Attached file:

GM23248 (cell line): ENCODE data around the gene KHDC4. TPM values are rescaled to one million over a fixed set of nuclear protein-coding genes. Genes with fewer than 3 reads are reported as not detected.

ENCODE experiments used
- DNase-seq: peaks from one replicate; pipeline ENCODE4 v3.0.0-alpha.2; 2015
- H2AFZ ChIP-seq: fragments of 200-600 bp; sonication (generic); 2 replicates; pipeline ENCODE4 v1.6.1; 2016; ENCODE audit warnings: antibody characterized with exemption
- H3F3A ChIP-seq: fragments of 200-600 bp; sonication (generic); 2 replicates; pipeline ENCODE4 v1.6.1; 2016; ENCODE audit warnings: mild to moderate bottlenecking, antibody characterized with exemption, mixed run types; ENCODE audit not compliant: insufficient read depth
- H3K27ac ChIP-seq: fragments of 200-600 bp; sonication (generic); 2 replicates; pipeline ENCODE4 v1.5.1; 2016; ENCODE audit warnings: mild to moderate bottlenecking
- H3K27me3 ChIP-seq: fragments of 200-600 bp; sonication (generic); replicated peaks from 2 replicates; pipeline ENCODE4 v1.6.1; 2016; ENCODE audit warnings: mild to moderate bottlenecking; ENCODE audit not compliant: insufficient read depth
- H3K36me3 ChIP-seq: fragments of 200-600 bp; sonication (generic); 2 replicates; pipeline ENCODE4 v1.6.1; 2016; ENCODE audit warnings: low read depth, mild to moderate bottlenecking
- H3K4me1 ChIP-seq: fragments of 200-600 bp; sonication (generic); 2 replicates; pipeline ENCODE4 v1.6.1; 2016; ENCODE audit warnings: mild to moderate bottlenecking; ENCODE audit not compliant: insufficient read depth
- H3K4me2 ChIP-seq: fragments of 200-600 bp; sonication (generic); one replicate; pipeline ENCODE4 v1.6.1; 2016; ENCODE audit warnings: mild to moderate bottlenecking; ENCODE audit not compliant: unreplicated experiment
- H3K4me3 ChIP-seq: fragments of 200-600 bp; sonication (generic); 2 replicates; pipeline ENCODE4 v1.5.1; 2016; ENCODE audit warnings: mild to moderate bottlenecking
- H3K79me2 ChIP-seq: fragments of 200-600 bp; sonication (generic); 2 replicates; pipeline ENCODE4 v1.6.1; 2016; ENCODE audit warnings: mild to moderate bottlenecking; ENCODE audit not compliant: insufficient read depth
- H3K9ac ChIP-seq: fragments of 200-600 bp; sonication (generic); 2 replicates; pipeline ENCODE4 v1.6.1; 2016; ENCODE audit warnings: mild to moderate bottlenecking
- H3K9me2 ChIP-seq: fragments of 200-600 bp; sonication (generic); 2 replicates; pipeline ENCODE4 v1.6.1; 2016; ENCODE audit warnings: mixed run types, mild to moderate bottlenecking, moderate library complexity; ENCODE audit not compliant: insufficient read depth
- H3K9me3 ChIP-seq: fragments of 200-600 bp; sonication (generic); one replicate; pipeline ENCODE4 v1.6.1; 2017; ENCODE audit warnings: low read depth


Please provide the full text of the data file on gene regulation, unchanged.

GM23248 (cell line): ENCODE data around the gene KHDC4. TPM values are rescaled to one million over a fixed set of nuclear protein-coding genes. Genes with fewer than 3 reads are reported as not detected.

ENCODE experiments used
- DNase-seq: peaks from one replicate; pipeline ENCODE4 v3.0.0-alpha.2; 2015
- H2AFZ ChIP-seq: fragments of 200-600 bp; sonication (generic); 2 replicates; pipeline ENCODE4 v1.6.1; 2016; ENCODE audit warnings: antibody characterized with exemption
- H3F3A ChIP-seq: fragments of 200-600 bp; sonication (generic); 2 replicates; pipeline ENCODE4 v1.6.1; 2016; ENCODE audit warnings: mild to moderate bottlenecking, antibody characterized with exemption, mixed run types; ENCODE audit not compliant: insufficient read depth
- H3K27ac ChIP-seq: fragments of 200-600 bp; sonication (generic); 2 replicates; pipeline ENCODE4 v1.5.1; 2016; ENCODE audit warnings: mild to moderate bottlenecking
- H3K27me3 ChIP-seq: fragments of 200-600 bp; sonication (generic); replicated peaks from 2 replicates; pipeline ENCODE4 v1.6.1; 2016; ENCODE audit warnings: mild to moderate bottlenecking; ENCODE audit not compliant: insufficient read depth
- H3K36me3 ChIP-seq: fragments of 200-600 bp; sonication (generic); 2 replicates; pipeline ENCODE4 v1.6.1; 2016; ENCODE audit warnings: low read depth, mild to moderate bottlenecking
- H3K4me1 ChIP-seq: fragments of 200-600 bp; sonication (generic); 2 replicates; pipeline ENCODE4 v1.6.1; 2016; ENCODE audit warnings: mild to moderate bottlenecking; ENCODE audit not compliant: insufficient read depth
- H3K4me2 ChIP-seq: fragments of 200-600 bp; sonication (generic); one replicate; pipeline ENCODE4 v1.6.1; 2016; ENCODE audit warnings: mild to moderate bottlenecking; ENCODE audit not compliant: unreplicated experiment
- H3K4me3 ChIP-seq: fragments of 200-600 bp; sonication (generic); 2 replicates; pipeline ENCODE4 v1.5.1; 2016; ENCODE audit warnings: mild to moderate bottlenecking
- H3K79me2 ChIP-seq: fragments of 200-600 bp; sonication (generic); 2 replicates; pipeline ENCODE4 v1.6.1; 2016; ENCODE audit warnings: mild to moderate bottlenecking; ENCODE audit not compliant: insufficient read depth
- H3K9ac ChIP-seq: fragments of 200-600 bp; sonication (generic); 2 replicates; pipeline ENCODE4 v1.6.1; 2016; ENCODE audit warnings: mild to moderate bottlenecking
- H3K9me2 ChIP-seq: fragments of 200-600 bp; sonication (generic); 2 replicates; pipeline ENCODE4 v1.6.1; 2016; ENCODE audit warnings: mixed run types, mild to moderate bottlenecking, moderate library complexity; ENCODE audit not compliant: insufficient read depth
- H3K9me3 ChIP-seq: fragments of 200-600 bp; sonication (generic); one replicate; pipeline ENCODE4 v1.6.1; 2017; ENCODE audit warnings: low read depth